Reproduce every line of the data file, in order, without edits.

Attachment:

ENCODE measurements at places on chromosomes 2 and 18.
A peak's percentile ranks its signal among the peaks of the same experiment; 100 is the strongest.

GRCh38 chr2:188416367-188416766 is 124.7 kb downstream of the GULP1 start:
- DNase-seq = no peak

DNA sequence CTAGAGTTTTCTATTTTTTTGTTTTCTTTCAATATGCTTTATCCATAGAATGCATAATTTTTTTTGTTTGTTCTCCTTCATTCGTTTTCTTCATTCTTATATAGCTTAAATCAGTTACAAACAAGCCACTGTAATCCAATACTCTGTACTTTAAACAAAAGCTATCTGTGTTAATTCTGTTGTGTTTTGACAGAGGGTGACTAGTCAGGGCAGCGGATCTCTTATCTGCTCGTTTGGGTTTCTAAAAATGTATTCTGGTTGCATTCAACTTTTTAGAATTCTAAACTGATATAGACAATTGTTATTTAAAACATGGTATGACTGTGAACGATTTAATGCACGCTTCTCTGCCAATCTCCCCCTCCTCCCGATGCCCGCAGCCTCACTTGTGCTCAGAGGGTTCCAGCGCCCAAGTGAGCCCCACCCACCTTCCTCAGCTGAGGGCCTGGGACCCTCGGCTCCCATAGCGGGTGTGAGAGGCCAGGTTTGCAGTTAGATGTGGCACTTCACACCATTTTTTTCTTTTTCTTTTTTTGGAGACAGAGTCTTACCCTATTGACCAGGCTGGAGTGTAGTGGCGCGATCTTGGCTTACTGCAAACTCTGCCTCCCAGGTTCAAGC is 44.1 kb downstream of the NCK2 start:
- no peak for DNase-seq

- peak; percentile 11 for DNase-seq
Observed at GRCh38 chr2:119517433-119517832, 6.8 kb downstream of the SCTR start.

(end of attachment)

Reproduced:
ENCODE measurements at places on chromosomes 2 and 18.
A peak's percentile ranks its signal among the peaks of the same experiment; 100 is the strongest.

GRCh38 chr2:188416367-188416766 is 124.7 kb downstream of the GULP1 start:
- DNase-seq = no peak

DNA sequence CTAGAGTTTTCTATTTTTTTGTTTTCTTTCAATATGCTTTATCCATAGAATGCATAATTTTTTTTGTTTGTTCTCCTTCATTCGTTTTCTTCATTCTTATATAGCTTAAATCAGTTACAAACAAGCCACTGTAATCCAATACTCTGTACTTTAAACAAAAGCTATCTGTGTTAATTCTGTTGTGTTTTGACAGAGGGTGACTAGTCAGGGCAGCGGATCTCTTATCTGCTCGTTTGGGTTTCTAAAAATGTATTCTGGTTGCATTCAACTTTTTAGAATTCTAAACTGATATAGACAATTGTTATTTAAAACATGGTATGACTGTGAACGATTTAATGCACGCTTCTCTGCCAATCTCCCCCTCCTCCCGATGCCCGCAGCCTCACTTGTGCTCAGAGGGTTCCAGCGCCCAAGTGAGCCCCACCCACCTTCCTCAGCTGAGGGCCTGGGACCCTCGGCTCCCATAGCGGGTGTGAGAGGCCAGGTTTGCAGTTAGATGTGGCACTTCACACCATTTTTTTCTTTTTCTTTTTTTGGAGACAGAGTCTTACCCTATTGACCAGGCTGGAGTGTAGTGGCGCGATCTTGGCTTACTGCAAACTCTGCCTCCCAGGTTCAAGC is 44.1 kb downstream of the NCK2 start:
- no peak for DNase-seq

- peak; percentile 11 for DNase-seq
Observed at GRCh38 chr2:119517433-119517832, 6.8 kb downstream of the SCTR start.